Are you thinking about buying a new home? Do you already own your home and are considering refinancing? Getting the best mortgage rate can help you save thousands of dollars over the lifetime of your mortgage. Let’s look at how you can do that.
Getting the best mortgage rates begins with understanding how much you can afford. If you own your home, start by reviewing your current mortgage rates, monthly expenses, and income. If you’re buying your first home, start by reviewing your budget to determine how much you can comfortably afford to borrow – and payback. It’s important that you put yourself in the best position financially and not over-extend yourself. Tip: When you’re working on your budget, don’t forget to include any associated fees, such as legal or closing costs.
How are mortgage rates calculated?
Your financial profile (including your debt-to-income ratio and your credit report), how much you have for your down payment, and the current market are all factors that determine what mortgage rate you’ll be eligible to receive.
In a nutshell: the less of a financial risk you are, the lower the interest rate you’ll be eligible to receive. You can also take steps to make yourself less of a financial risk by improving any of these areas, such as improving your credit score or saving up for a larger down payment.
Mortgage Payment CalculatorLet’s take a look at what your mortgage payment might be.
Our mortgage calculators are for informational purposes only. The best way to understand your personal mortgage options is by talking with a professional loan officer.
Improve your credit score
Your credit score represents your creditworthiness. It is a three-digit number starting at 300 on the low end to 850 on the high end.
The higher the number, the less of a risk you are to lenders and the better the interest rate you can get.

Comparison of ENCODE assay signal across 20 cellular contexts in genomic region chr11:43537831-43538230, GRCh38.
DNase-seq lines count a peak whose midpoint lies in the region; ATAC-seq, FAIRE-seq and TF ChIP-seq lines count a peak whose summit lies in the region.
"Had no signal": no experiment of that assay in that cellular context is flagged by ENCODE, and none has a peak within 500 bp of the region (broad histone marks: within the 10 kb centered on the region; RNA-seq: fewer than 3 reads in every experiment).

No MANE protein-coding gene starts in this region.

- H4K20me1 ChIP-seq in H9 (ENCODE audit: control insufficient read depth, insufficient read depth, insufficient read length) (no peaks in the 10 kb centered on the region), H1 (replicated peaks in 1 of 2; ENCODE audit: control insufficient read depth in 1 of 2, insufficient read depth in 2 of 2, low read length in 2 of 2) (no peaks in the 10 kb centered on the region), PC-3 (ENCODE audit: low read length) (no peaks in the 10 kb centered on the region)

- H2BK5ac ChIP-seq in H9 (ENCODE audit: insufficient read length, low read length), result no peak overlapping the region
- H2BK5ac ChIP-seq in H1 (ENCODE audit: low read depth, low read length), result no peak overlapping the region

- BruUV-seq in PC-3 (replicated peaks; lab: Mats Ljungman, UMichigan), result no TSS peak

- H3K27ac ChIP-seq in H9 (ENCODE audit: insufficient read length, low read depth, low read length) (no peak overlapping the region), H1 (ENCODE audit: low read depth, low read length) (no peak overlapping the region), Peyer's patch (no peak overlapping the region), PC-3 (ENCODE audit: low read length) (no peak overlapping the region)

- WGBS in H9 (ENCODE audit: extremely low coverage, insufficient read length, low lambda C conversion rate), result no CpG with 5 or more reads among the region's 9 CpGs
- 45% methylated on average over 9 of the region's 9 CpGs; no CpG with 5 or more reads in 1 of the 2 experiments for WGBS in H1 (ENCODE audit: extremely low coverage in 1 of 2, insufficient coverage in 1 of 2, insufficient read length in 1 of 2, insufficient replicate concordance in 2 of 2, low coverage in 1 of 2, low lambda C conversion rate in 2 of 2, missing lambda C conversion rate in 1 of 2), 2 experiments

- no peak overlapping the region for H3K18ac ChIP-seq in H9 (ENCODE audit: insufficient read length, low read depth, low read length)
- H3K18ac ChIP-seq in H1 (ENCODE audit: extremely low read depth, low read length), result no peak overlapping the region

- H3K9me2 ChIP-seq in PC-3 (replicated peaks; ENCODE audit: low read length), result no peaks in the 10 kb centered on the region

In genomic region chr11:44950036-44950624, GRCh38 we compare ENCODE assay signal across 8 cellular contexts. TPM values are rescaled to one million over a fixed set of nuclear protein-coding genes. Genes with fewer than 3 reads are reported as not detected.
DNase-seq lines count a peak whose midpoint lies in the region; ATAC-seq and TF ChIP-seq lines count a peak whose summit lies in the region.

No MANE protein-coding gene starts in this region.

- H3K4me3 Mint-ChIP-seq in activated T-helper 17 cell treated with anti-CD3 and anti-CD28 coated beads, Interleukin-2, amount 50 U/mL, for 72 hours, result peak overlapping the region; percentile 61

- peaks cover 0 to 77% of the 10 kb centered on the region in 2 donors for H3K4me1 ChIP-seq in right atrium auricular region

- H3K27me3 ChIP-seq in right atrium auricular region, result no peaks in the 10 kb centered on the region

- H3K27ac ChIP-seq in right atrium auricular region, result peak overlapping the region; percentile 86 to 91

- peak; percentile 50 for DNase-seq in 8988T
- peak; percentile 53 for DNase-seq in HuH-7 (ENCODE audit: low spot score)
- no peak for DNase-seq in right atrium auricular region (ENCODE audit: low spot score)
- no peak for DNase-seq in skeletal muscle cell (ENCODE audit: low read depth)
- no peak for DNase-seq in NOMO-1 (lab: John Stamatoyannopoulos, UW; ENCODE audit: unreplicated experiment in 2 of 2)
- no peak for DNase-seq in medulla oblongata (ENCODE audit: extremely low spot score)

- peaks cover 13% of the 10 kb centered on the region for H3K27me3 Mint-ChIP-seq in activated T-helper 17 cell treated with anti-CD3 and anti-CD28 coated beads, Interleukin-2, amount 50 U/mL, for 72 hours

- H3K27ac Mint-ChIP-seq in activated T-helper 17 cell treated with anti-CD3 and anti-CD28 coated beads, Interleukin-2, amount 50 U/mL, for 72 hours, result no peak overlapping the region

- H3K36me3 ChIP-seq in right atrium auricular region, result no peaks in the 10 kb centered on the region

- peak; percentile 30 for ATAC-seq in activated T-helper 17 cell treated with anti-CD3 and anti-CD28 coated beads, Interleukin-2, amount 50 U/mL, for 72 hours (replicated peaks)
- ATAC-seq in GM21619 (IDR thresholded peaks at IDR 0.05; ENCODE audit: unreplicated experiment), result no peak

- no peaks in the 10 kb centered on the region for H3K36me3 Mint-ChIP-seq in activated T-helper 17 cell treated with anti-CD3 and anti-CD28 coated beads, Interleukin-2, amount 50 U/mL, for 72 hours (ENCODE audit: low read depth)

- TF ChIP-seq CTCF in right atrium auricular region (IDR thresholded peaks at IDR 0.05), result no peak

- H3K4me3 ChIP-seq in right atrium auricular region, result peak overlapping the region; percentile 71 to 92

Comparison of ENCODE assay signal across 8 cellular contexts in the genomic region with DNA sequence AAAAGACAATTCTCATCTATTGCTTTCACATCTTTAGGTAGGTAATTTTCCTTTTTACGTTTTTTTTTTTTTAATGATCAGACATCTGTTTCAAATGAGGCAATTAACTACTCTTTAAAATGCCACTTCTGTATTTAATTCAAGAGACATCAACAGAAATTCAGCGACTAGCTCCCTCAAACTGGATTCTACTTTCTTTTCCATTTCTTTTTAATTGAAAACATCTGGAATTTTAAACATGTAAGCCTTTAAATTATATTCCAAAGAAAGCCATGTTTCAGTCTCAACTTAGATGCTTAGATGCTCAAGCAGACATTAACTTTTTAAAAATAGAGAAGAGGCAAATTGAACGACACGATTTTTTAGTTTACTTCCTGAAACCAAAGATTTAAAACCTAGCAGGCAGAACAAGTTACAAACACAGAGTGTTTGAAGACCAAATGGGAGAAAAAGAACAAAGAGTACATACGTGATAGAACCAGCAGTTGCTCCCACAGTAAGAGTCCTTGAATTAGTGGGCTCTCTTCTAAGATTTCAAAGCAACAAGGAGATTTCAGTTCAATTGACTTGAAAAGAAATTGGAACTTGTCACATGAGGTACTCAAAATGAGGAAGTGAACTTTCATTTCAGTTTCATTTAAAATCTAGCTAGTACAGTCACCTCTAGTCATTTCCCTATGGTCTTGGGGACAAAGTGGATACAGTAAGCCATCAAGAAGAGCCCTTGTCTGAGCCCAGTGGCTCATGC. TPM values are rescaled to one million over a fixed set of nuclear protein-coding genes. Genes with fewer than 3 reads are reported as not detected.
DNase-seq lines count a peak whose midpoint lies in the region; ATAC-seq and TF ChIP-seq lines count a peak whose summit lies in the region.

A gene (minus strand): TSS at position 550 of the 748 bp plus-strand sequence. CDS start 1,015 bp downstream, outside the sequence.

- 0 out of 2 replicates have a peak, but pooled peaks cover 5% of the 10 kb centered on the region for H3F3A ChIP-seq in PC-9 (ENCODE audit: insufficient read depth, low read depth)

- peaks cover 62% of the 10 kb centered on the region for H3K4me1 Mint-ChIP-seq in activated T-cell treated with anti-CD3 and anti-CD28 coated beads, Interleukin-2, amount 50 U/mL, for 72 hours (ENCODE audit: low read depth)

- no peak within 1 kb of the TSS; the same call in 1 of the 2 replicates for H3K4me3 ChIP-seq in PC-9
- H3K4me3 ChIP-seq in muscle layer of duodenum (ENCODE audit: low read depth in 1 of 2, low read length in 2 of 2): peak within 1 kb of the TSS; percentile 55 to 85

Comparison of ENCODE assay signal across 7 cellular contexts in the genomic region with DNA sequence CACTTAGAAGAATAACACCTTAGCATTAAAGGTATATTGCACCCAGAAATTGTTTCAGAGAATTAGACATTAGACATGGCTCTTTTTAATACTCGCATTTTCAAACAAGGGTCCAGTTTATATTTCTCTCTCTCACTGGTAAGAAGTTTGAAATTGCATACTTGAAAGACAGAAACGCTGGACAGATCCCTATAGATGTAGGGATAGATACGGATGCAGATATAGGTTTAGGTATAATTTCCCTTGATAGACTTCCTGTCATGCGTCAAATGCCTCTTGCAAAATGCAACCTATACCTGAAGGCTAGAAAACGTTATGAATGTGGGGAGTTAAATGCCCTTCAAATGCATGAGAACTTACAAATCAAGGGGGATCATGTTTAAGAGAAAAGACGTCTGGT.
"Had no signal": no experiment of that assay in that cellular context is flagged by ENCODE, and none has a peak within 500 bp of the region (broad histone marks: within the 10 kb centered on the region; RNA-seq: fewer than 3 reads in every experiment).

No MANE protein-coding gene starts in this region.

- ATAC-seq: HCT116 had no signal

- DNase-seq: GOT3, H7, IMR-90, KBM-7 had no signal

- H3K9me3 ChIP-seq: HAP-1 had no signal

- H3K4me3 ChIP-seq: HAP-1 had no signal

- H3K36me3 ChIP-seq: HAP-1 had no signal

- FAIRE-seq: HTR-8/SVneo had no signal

The following factors all contribute to your credit score:
- Your credit history
- How many open credit accounts/ credit cards you have
- How much you owe in total debt
- Your ability to pay back loans/ pay off any debts
- Your repayment history
Mortgage lenders use your credit score as a way to assess how probable it is that you’ll repay your loan on time.
And your credit score can make all the difference when it comes to getting the best mortgage rates. The closer your credit score is to 300, the more likely lenders will assume you will default on the loan, leaving them on the hook for the money.
To help your lender view you in the best possible financial position and have confidence in your ability to make mortgage payments in a timely manner, you can look to improve your credit score.
Simple ways to bump up your credit score include paying any bills, debts, or outstanding balances on time each month and making the total payment amount requested.
For credit card balances, carrying a balance can negatively impact your credit score. Paying off your total card balance each month is ideal, but if that isn’t possible and you have to carry a balance, try to keep the balance below 30% of your total available credit.
Review your credit score/credit history regularly, checking for errors or mistakes on your file. If you find any, try to clean them up before applying for your mortgage to ensure you get the best mortgage rates available.